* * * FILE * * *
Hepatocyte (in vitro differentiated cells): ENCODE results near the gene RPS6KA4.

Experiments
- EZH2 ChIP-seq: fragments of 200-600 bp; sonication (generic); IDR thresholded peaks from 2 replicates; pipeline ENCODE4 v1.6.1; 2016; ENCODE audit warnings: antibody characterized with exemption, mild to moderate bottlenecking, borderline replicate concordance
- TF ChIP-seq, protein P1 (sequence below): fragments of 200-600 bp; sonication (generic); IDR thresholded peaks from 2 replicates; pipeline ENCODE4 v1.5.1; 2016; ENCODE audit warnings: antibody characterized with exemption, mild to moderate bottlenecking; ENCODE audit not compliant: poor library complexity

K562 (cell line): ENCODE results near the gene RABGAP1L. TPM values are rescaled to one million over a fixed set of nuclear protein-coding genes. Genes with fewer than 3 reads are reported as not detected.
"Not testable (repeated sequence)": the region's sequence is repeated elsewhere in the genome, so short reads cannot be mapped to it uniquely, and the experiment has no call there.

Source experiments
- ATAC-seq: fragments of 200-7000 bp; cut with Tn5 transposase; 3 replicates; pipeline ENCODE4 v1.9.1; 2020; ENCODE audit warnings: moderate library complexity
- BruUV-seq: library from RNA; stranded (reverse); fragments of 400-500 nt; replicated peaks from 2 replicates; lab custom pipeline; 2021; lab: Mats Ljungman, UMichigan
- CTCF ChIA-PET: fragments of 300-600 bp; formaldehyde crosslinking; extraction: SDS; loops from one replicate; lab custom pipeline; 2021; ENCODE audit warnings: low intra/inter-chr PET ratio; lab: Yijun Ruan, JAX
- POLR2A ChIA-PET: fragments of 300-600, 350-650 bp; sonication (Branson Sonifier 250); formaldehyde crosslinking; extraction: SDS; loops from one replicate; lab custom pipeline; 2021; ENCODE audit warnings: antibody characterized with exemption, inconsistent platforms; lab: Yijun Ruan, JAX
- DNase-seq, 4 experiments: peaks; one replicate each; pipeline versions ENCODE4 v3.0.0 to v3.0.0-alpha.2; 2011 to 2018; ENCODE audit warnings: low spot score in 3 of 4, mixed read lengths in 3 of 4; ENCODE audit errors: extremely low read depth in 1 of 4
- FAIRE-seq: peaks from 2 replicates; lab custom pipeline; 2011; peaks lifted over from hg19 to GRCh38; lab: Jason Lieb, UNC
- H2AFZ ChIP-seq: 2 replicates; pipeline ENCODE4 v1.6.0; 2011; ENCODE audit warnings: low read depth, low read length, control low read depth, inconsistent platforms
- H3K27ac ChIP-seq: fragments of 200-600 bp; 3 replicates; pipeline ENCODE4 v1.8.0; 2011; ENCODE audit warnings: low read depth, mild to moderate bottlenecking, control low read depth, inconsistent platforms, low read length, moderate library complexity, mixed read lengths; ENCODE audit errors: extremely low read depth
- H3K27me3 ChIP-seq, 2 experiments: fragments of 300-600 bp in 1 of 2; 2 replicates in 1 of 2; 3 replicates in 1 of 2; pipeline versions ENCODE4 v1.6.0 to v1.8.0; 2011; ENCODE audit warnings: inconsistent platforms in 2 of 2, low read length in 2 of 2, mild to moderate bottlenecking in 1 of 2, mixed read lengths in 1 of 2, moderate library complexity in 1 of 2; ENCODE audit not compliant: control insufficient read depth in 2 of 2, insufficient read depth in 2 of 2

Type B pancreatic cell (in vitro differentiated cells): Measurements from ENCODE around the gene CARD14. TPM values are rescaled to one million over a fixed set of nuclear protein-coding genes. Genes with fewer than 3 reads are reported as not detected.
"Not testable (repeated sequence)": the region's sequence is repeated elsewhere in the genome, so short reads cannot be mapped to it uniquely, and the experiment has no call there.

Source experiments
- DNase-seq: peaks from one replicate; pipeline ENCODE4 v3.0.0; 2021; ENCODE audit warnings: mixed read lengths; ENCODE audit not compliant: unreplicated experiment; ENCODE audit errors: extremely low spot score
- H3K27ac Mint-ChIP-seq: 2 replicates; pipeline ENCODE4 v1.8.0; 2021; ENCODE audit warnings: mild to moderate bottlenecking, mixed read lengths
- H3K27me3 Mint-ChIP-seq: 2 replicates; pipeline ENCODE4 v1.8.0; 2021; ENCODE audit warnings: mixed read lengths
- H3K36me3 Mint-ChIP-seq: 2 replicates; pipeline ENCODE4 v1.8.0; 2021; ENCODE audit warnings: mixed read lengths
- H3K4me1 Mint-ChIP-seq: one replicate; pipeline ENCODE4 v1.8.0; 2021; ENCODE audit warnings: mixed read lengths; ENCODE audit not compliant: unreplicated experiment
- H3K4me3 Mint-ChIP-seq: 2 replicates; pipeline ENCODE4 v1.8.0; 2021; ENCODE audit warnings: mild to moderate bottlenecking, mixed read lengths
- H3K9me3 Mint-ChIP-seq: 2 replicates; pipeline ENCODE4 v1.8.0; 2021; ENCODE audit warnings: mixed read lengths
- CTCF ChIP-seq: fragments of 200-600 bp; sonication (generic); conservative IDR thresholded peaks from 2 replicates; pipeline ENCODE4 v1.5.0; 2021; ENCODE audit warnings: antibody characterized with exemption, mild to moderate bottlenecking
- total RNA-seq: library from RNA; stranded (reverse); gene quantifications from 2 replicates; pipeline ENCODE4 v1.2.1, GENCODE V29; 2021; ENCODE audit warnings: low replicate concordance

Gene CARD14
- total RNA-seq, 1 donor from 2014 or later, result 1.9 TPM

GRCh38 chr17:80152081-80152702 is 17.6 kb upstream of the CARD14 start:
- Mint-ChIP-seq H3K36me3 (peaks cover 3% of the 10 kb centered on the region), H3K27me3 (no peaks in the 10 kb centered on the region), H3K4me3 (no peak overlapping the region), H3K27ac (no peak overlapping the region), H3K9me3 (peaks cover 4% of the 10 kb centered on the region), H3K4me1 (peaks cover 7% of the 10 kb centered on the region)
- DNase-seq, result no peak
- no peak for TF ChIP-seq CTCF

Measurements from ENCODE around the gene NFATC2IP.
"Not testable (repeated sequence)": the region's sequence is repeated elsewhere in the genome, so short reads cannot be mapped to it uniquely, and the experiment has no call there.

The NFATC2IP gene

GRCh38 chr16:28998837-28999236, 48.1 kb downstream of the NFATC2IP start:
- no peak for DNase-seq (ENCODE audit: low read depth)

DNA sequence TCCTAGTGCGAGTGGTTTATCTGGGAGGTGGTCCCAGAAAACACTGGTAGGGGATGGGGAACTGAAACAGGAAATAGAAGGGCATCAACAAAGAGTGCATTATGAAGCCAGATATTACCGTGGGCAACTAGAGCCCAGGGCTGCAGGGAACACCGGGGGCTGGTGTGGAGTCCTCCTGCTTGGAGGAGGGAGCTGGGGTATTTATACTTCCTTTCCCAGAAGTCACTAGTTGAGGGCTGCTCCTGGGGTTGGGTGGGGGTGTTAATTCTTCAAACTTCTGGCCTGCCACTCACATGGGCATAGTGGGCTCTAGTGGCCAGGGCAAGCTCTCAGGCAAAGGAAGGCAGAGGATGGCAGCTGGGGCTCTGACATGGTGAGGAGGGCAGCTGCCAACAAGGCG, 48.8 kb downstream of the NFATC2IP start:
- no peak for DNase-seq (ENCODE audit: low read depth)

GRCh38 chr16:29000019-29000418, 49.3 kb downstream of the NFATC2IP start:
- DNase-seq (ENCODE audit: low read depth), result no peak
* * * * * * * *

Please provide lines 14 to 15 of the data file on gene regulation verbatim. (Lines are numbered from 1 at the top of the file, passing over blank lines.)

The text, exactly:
- H2AFZ ChIP-seq: 2 replicates; pipeline ENCODE4 v1.6.0; 2011; ENCODE audit warnings: low read depth, low read length, control low read depth, inconsistent platforms
- H3K27ac ChIP-seq: fragments of 200-600 bp; 3 replicates; pipeline ENCODE4 v1.8.0; 2011; ENCODE audit warnings: low read depth, mild to moderate bottlenecking, control low read depth, inconsistent platforms, low read length, moderate library complexity, mixed read lengths; ENCODE audit errors: extremely low read depth